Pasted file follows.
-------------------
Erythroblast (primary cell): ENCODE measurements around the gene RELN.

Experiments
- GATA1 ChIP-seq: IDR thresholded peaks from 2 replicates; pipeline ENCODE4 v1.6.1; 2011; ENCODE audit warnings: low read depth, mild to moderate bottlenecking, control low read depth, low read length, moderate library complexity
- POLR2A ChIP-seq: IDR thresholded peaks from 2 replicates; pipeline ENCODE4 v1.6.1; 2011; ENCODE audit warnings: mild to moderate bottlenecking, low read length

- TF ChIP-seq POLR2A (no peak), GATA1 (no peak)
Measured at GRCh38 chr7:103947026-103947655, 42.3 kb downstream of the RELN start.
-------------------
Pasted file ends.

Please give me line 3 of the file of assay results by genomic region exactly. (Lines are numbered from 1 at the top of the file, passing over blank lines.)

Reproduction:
- GATA1 ChIP-seq: IDR thresholded peaks from 2 replicates; pipeline ENCODE4 v1.6.1; 2011; ENCODE audit warnings: low read depth, mild to moderate bottlenecking, control low read depth, low read length, moderate library complexity